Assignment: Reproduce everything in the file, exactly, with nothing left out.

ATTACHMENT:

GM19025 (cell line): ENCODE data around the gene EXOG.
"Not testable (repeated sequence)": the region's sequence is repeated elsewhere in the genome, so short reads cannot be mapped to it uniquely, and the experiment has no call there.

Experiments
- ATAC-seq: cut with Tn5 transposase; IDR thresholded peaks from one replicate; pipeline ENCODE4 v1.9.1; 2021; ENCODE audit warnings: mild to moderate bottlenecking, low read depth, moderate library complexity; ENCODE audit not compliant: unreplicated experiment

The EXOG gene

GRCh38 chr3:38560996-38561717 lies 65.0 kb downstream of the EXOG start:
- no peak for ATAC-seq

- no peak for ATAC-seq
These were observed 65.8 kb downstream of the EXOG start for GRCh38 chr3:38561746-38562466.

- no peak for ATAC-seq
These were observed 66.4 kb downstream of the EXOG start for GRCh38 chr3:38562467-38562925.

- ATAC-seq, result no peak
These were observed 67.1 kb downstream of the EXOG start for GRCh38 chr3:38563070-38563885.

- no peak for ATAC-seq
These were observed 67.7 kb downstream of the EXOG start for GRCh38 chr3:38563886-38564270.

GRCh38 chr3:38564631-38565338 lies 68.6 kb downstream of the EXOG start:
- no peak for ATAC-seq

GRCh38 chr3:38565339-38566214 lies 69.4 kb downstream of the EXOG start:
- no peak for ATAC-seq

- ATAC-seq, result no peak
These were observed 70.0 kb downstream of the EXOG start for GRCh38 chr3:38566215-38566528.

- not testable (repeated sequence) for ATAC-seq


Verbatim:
GM19025 (cell line): ENCODE data around the gene EXOG.
"Not testable (repeated sequence)": the region's sequence is repeated elsewhere in the genome, so short reads cannot be mapped to it uniquely, and the experiment has no call there.

Experiments
- ATAC-seq: cut with Tn5 transposase; IDR thresholded peaks from one replicate; pipeline ENCODE4 v1.9.1; 2021; ENCODE audit warnings: mild to moderate bottlenecking, low read depth, moderate library complexity; ENCODE audit not compliant: unreplicated experiment

The EXOG gene

GRCh38 chr3:38560996-38561717 lies 65.0 kb downstream of the EXOG start:
- no peak for ATAC-seq

- no peak for ATAC-seq
These were observed 65.8 kb downstream of the EXOG start for GRCh38 chr3:38561746-38562466.

- no peak for ATAC-seq
These were observed 66.4 kb downstream of the EXOG start for GRCh38 chr3:38562467-38562925.

- ATAC-seq, result no peak
These were observed 67.1 kb downstream of the EXOG start for GRCh38 chr3:38563070-38563885.

- no peak for ATAC-seq
These were observed 67.7 kb downstream of the EXOG start for GRCh38 chr3:38563886-38564270.

GRCh38 chr3:38564631-38565338 lies 68.6 kb downstream of the EXOG start:
- no peak for ATAC-seq

GRCh38 chr3:38565339-38566214 lies 69.4 kb downstream of the EXOG start:
- no peak for ATAC-seq

- ATAC-seq, result no peak
These were observed 70.0 kb downstream of the EXOG start for GRCh38 chr3:38566215-38566528.

- not testable (repeated sequence) for ATAC-seq